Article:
Who is she? And what does she know? She is Chuck’s cousin Barbara Pauly. And one day she remarked that if she had to eat one cuisine for the rest of her life it would be Chinese. I can’t argue with her here.
Two days ago Chuck wrote that we were staying a few days near San Juan Bautista to visit Point Lobos and Gilroy, CA. Now Gilroy might seem like an implausible place for us to visit until I tell you that one of our favorite Chinese restaurants is located in that city.
The “Ginger Café (is) a family-run restaurant specializing in Chinese cuisine with Southeast Asian influences. Ginger Cafe’s distinct style of cooking has its roots in history. Years of migration by ethnic Chinese brought their food into various corners of the globe, where it mingled with local ingredients, predilections, and cooking techniques. As Chinese immigrants moved ever westward, their cuisine acquired a distinct personality. While Ginger Cafe’s menu is rooted in the Chinese culinary tradition, it is broadened, flavored, and inspired by its ‘travels’ through the Asian countries of Vietnam, Thailand, Cambodia, Malaysia and Singapore. And of course, being in California, it’s hard to ignore the bounty of fresh ingredients that is grown nearby, so you will notice a strong affinity for seasonality” (gingercafe.net).
While located in an outlet center, the restaurant’s décor is understated and stylish. A writer at www.gilroydispatch.com gave this description: “Stepping inside the Ginger Cafe, I expected stark white walls and a glass buffet counter displaying fare typical of what you'd expect at a restaurant housed in a strip mall. To my surprise, the atmosphere was clean, soothing, dimly lit and tastefully decorated. Although the bright window seating in the front of the restaurant was inviting, we were happy to let the polite staff seat us in the more tranquil section near the rear, away from the view of the parking lot.”
We had enjoyed two meals at the Ginger Café last year and had sampled both the lunch specials and the dim sum items. (Have you noticed that when the name dim sum or tapas is substituted for appetizers, the price goes up?) Our game plan on this visit was to order three dim sum items and then “chew over” the idea of dessert.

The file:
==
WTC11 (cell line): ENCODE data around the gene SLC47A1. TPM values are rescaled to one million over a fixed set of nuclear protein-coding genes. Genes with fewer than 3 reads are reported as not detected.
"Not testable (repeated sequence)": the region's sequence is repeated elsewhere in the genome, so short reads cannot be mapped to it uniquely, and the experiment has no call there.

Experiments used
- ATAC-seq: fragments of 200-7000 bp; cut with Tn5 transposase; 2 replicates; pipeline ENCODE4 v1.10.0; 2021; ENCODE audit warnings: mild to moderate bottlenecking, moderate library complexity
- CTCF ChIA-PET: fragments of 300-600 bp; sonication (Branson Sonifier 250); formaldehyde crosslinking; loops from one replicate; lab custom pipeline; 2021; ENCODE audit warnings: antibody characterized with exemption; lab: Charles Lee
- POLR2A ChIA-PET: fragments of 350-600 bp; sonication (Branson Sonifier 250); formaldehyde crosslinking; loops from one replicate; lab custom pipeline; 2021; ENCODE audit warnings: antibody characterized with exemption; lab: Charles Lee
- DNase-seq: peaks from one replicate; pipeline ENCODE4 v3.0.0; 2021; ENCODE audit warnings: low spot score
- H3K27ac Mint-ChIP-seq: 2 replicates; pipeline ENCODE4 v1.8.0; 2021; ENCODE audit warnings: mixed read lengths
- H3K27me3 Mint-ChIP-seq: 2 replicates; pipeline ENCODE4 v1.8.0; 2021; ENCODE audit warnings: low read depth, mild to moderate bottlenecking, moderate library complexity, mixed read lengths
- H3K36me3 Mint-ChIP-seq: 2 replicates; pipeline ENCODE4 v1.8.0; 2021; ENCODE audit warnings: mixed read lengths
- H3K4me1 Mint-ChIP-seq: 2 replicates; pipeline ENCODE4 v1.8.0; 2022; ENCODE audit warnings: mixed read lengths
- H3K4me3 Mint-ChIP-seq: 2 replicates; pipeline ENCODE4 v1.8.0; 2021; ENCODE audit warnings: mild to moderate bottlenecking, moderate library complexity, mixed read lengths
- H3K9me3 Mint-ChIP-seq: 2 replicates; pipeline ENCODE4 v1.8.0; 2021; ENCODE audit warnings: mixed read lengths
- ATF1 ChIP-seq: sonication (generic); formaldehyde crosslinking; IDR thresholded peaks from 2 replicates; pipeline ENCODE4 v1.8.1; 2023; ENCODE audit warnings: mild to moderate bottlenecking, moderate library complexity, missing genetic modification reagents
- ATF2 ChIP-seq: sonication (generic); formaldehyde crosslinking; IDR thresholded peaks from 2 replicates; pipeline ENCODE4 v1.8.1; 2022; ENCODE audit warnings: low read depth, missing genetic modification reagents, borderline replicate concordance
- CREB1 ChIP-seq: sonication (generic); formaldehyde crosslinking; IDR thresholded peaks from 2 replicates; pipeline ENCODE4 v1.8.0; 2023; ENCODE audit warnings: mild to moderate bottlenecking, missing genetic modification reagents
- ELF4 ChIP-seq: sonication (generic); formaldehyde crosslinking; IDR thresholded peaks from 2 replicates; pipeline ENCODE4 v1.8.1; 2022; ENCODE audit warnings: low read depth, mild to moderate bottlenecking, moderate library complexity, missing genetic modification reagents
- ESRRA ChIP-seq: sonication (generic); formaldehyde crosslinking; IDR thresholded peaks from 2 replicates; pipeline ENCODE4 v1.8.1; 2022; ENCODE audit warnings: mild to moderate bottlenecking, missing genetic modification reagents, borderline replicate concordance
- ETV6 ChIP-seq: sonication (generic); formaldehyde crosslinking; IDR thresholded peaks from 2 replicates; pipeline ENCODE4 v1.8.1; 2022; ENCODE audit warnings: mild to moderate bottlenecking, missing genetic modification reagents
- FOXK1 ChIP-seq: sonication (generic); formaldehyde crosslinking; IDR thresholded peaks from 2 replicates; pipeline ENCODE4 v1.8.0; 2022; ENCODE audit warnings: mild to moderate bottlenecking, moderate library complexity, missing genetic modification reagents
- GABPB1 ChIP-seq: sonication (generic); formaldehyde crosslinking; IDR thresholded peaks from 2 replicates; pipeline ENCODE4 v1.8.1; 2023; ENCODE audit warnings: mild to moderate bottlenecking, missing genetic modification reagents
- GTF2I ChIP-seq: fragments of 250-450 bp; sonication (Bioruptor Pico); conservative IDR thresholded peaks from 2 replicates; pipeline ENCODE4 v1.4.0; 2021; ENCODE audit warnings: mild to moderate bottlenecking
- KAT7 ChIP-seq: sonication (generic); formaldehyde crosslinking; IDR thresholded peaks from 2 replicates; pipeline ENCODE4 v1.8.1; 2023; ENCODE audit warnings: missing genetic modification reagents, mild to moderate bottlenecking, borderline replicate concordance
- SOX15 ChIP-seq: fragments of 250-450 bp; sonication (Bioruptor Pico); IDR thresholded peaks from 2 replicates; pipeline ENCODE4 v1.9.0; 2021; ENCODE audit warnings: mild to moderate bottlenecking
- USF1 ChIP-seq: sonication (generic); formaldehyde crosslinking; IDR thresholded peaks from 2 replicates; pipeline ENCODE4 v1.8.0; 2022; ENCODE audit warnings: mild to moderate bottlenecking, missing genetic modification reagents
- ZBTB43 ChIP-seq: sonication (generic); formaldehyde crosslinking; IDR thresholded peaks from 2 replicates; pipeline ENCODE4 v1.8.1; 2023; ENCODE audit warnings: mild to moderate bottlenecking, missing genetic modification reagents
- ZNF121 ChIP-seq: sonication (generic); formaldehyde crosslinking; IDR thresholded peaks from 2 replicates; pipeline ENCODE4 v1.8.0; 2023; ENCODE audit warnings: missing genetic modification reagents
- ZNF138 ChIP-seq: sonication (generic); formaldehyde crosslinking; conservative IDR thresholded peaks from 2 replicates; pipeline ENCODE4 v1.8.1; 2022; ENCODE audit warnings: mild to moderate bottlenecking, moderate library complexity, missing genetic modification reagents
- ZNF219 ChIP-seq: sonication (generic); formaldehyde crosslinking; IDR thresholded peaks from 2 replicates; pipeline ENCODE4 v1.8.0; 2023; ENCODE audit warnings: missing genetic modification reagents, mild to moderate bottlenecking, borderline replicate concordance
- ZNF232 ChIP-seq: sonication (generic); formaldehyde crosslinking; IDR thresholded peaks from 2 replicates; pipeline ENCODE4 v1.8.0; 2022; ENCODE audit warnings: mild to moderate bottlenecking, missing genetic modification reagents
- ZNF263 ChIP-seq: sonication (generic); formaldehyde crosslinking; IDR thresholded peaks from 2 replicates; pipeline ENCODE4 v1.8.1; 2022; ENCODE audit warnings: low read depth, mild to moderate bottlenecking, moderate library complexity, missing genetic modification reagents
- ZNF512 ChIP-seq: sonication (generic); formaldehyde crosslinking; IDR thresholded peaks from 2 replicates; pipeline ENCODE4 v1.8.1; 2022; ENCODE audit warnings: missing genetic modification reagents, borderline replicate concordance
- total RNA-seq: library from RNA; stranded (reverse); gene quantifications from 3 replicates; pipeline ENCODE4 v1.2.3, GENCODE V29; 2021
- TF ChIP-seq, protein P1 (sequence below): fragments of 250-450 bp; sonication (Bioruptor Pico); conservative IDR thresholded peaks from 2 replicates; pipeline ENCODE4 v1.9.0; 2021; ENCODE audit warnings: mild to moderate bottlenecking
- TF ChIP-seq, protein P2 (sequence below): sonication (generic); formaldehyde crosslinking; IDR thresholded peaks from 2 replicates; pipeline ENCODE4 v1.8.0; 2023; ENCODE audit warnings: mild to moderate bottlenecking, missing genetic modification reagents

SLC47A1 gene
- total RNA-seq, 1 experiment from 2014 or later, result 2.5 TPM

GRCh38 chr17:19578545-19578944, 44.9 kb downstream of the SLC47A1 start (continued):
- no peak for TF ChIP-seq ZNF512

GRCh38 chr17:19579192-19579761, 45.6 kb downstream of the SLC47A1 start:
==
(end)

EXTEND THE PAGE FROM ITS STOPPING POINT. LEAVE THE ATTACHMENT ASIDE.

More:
For dim sum, we had our choice of: Scallop Puffs with scallops, potatoes, onions, cilantro, cheese, and curry in wonton skin; Pan Fried Blue Crab Dumplings with crabmeat, celery, mushrooms, cheese, and vermicelli; Sticky Rice in Lotus Leaf with sticky rice, pork, chicken, Chinese sausage, and shitake mushrooms; Bok Choy Shrimp Dumplings with bok choy, shrimp, and pork in wheat starch skins; Ha Gao with shrimp, pork, and bamboo shoots in wheat starch skin; Siu Mai with pork, shrimp, and shitake mushrooms in wonton skin, and a long list of other options.
Our first choice was the proverbial
the Minced Chicken Lettuce Cups that we enjoyed a year ago. Tiny nuggets of chicken meat (larger than a mince and smaller than a chop) are stir fried with soy and other seasonings and presented on a bed of fried rice noodles. You spoon a large portion of the chicken and rice noodle mixture into a lettuce cup, fold the cup into a tidy packet (some of mine weren’t so tidy), and enjoy. Here you have the soft and juicy chicken pieces balanced with the crunchy noodles and lettuce. The chicken is warm and the lettuce is cold. All of those contrasts that I like so much in food.
Our second choice was the soft shell crab rolls. These were a version of the familiar spring rolls with a rice paper wrapper encasing romaine lettuce, soft noodles, and pieces of fried soft shell crab. These came with two dipping sauces—one a spicy chili paste and the other more sesame-based. Again, you have the hot (fried crab) and cold (romaine and noodles) and the crisp (romaine) and soft (noodles). And the crispy pieces of crab were moist and had the slightly sweet and very fresh and clean flavor of blue crab.
For our third choice we stayed with a perennial Chinese restaurant favorite—pot stickers. While these were certainly better than the awful pot stickers we ate in Napa, we still thought that the wrappers were a bit thick. And, while the ground pork filling was beautifully seasoned with garlic and ginger, we thought that these were the least interesting of our three selections. Especially when we contemplated the items that we didn’t pick.
Did we have room for dessert? (I am writing this while watching Nadia G. on Bitchin’ Kitchen on the Cooking Channel. Did you know that “desserts” is “stressed” spelled backwards?) Interesting desserts are not usually found on Chinese restaurant menus, but here there were four intriguing choices including our favorite from last year—the Red Bean Shaved Ice. “The café ‘shaved’ a quantity of ice to a consistency larger than a snow cone or Italian water ice; this was drizzled with sweet red syrup similar to grenadine; next came a layer of sweet gelatin chopped into small cubes; and, finally, this was topped with sweet red beans. Wow. You have the crunchy ice balanced by the soft gelatin and beans. This was light, refreshing, and not ultra sweet. Just right to share” (from last year’s blog).
We still have a few more days in San Juan Bautista and hope to make one more visit to Ginger Café. Good Chinese food is hard to find. And while the pot stickers were a let down and resulted in the café’s 4.0 Addie rating, this is one of the best we have found.